Since 9/11, al Qaeda has not succeeded in launching another terrorist spectacular in the United States. But it has succeeded in provoking a spectacular debate about aviation security. Several weeks ago—and even earlier at some airports—the Transportation Security Agency (TSA) initiated full-body scans and enhanced pat-downs, including inspections of private parts, that in some quarters are fueling outrage.
So is the flying public rightly angered? The media have documented a string of monstrous cases in which prosthetic breasts have been exposed and urostomy bags worn by bladder-cancer patients have been disconnected, with humiliating consequences.
These incidents certainly demand better training for security personnel. But they do not invalidate the need for intrusive screening.
Our adversaries have proved to be highly adaptive in their methods and unswerving in their efforts to bring down a large aircraft. It was inadequate screening in 2001 that allowed Richard Reid to board a flight from Paris to Miami with a bomb made of C-4 plastic explosives in his shoe. And it was insufficiently intrusive screening that last December enabled Umar Farouk Abdulmutallab to board a flight from Amsterdam to Detroit with a bomb made of PETN in his underwear—which of course is why our underwear is now being searched.
True, both men might have been caught by intelligence revealing their ties to Islamic radicals, but intelligence is hardly foolproof. It can fail—and frequently does fail—to connect the dots. Screening at the gate, even if it too is sometimes unsuccessful, can offer a last chance to avert catastrophe.
Some argue that racial and religious profiling would obviate the need for screening and allow us to stop wasting time and resources searching grandmothers and infants. But the recent record suggests that making exceptions is not as easy or wise as it might seem.
In July, Zachary Adam Chesser, a 20-year-old white male Muslim convert from the suburbs of Washington, D.C., was prevented from boarding a flight from New York to Uganda where he planned to join up with the Somali Muslim radical group al Shabaab. Hoping to avoid scrutiny, Chesser brought along his infant son. Some Palestinian groups, including Islamic Jihad and Hamas, have recruited children as young as 11 to smuggle explosives.
The dilemma is obvious. If the TSA makes a visible hole in its screening procedures, whether for infants or for seniors, it will be only a matter of time before our pitiless adversaries—who closely observe our methods—fill the hole with lethal results.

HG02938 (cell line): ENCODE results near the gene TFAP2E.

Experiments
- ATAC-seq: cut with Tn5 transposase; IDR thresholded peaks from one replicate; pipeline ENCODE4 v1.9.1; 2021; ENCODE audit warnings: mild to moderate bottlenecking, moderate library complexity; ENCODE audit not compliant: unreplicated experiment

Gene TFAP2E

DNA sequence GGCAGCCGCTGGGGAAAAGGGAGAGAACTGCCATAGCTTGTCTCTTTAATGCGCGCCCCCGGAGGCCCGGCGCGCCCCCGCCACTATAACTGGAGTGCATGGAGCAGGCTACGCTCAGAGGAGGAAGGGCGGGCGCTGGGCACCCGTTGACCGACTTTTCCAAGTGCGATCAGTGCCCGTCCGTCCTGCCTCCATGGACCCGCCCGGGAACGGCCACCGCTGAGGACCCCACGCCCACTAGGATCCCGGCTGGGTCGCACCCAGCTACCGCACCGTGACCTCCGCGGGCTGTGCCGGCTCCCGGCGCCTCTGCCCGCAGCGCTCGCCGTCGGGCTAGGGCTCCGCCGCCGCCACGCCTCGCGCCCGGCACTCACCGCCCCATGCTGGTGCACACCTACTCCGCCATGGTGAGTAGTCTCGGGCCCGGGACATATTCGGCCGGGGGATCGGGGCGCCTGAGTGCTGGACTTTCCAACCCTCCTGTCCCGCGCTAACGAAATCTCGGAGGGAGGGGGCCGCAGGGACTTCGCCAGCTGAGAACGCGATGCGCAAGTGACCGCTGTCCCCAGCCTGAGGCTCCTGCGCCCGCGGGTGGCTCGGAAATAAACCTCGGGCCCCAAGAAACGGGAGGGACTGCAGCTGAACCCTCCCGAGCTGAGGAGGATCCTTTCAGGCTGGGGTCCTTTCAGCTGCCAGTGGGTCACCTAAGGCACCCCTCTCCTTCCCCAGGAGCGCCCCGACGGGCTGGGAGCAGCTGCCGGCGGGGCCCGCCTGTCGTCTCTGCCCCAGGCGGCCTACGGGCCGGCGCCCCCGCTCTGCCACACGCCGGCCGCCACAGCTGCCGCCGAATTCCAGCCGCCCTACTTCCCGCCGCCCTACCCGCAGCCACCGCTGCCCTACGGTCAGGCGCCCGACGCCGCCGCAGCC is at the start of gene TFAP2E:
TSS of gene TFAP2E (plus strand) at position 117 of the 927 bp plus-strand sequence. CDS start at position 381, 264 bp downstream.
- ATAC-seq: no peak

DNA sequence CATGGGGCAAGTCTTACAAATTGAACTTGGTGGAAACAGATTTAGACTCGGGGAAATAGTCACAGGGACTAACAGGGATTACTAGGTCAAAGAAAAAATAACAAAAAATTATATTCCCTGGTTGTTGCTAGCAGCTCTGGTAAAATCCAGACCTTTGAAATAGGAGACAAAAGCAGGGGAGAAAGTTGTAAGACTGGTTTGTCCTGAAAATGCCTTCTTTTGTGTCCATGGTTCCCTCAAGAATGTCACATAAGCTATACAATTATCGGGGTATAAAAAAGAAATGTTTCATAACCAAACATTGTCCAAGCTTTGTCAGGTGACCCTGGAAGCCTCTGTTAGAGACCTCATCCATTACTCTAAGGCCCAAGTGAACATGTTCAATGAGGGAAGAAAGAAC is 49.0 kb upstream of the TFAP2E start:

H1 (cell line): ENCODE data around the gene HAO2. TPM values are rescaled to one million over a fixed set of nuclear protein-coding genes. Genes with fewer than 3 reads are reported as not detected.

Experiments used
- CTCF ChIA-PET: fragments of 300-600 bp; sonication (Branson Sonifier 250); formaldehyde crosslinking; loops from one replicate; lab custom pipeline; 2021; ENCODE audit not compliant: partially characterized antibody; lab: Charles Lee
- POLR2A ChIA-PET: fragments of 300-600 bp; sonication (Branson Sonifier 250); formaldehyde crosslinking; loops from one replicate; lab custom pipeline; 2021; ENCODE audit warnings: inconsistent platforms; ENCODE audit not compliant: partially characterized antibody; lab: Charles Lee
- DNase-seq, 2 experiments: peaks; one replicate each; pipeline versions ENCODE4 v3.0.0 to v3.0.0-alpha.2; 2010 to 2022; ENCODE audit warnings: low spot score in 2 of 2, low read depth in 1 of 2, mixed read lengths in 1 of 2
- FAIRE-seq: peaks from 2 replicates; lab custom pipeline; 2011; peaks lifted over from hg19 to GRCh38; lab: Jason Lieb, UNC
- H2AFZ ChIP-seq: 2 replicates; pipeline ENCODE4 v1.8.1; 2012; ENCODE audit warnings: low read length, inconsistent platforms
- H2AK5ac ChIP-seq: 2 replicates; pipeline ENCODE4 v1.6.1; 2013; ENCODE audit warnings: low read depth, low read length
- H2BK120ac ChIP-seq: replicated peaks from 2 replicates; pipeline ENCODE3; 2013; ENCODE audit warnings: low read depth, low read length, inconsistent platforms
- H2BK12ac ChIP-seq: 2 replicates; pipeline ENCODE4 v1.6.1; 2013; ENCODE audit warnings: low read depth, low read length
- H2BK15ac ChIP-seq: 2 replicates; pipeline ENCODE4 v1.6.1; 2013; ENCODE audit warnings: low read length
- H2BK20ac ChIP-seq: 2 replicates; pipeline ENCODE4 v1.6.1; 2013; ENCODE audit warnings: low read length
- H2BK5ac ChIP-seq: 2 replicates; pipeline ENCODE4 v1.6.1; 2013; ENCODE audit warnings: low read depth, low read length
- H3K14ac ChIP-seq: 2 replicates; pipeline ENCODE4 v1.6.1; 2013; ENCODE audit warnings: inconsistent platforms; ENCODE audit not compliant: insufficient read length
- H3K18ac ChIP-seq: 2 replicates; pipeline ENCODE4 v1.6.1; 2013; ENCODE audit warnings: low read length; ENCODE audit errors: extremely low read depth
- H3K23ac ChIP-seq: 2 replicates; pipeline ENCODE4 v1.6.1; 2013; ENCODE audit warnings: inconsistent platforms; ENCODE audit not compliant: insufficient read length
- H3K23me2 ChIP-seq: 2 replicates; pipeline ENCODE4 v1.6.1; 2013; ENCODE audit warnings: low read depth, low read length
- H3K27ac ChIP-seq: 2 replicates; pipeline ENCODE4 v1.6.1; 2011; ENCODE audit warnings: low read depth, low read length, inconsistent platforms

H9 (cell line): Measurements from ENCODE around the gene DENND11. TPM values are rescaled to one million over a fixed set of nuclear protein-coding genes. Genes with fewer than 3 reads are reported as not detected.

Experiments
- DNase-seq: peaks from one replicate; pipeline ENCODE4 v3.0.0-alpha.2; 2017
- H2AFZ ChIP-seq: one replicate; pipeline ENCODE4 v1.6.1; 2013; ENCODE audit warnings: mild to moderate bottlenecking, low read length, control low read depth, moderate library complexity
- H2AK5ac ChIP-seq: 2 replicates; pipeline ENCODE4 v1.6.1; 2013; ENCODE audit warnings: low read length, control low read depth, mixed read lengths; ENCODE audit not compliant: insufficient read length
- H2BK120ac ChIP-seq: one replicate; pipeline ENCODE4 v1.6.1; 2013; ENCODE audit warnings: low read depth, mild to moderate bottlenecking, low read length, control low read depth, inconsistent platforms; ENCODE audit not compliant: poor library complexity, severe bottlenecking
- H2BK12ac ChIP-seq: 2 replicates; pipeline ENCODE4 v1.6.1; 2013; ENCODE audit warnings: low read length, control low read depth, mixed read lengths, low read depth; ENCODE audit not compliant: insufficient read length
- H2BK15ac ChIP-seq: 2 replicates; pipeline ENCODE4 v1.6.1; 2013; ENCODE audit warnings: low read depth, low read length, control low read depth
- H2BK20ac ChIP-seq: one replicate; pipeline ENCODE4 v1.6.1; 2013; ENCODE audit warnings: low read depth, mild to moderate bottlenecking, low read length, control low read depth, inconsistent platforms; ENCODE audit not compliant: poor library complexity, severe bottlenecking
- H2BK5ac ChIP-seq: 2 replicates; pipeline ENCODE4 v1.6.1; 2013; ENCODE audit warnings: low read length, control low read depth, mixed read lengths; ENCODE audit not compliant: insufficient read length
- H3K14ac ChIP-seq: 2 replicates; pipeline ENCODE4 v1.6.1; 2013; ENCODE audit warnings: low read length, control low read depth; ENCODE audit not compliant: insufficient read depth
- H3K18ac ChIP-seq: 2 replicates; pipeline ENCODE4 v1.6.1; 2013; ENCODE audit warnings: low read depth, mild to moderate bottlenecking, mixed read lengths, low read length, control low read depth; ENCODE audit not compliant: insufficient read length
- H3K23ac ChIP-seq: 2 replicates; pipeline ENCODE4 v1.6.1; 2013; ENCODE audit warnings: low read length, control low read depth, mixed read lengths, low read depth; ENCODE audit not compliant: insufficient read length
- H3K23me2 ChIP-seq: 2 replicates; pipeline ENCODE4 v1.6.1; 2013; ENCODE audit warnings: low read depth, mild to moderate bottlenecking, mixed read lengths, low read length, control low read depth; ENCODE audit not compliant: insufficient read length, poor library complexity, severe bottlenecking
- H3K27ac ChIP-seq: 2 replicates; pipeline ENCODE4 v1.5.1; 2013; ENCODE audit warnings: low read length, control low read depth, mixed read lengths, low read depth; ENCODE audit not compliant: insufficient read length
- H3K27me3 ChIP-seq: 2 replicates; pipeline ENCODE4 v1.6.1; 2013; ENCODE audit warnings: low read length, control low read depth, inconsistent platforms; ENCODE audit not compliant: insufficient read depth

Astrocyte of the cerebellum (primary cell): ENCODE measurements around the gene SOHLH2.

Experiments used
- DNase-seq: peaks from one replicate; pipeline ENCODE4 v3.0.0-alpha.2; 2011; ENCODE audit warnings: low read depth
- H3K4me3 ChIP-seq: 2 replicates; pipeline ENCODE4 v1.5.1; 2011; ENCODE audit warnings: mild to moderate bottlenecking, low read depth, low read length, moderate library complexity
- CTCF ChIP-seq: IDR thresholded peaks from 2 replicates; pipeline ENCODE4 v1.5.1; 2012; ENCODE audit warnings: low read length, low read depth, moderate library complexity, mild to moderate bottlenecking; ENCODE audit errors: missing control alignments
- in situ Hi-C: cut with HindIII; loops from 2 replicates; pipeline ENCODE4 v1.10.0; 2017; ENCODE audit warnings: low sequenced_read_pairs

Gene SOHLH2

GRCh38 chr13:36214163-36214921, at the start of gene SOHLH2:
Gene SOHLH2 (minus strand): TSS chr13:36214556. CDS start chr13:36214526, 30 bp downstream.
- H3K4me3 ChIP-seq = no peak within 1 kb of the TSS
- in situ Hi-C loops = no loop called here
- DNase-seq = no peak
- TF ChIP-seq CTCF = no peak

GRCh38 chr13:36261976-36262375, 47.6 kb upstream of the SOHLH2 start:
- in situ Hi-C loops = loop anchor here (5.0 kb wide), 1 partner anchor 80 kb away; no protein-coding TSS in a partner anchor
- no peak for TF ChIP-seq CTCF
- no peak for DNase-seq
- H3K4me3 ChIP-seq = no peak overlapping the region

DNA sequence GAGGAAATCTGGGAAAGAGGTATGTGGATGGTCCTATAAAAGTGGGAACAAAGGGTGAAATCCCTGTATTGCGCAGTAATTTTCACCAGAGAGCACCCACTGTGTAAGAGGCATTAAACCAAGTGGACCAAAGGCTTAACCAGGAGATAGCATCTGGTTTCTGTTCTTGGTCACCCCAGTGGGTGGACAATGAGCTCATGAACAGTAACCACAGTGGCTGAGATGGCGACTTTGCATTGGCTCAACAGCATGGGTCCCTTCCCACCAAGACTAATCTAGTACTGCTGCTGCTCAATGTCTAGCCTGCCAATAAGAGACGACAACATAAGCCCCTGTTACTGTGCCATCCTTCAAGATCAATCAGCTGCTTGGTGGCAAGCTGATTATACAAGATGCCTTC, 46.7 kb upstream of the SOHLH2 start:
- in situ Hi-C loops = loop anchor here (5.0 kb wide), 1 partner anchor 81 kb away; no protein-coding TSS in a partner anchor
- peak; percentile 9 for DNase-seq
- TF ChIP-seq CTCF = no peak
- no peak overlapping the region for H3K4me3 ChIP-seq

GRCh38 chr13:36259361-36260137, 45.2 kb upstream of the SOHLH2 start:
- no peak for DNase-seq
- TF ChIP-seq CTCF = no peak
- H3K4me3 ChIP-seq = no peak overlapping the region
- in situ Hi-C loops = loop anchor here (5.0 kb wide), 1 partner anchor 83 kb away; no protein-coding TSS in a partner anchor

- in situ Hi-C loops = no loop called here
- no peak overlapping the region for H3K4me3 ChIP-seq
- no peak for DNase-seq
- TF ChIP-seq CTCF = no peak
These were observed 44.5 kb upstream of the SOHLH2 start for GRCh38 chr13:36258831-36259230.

Some charge that the TSA is engaged in “security theater,” designed to make us feel safe at the expense of genuine safety. But it is simply not true that a TSA unshackled from political correctness could pick out likely terrorists from the screening line and let everyone else sail through. For starters, religious profiling raises an obvious question: How does one tell who worships how, where and what? Neither American nor foreign travelers carry identity cards that reveal their religion. True, some passengers might wear Islamic garb. But Mohammed Atta and his fellow 9/11 terrorists certainly did not, and neither have any of their aspiring follow-on attackers. Al Qaeda is not stupid.
As for screening by race, one is left wondering what criteria would be used. Is Washington Post columnist Charles Krauthammer right when he says the profile of the airline attacker is “narrow, concrete, uniquely definable and universally known”?
Some terrorists, like Chesser, are clearly white. Some, like Abdulmutallab, are black. Jose Padilla, who contemplated setting off a dirty bomb in the U.S., is Hispanic. Colleen Renee LaRose, aka Jihad Jane, is female, blond and blue-eyed. As former Homeland Security Secretary Michael Chertoff noted at an Intelligence Squared debate earlier this week in New York City, by focusing exclusively on individuals of Middle Eastern appearance, racial profiling is both “over-inclusive and under-inclusive” at once.
Aviation security is a technical issue. The attempt to turn it into a political one, with charges of political correctness, has dangers of its own. If our security officials do not enjoy public support for measures—unpleasant though they may be—to keep the skies safe, we risk increasing the chances of a deadly lapse in a system with a remarkably impressive record over nine years.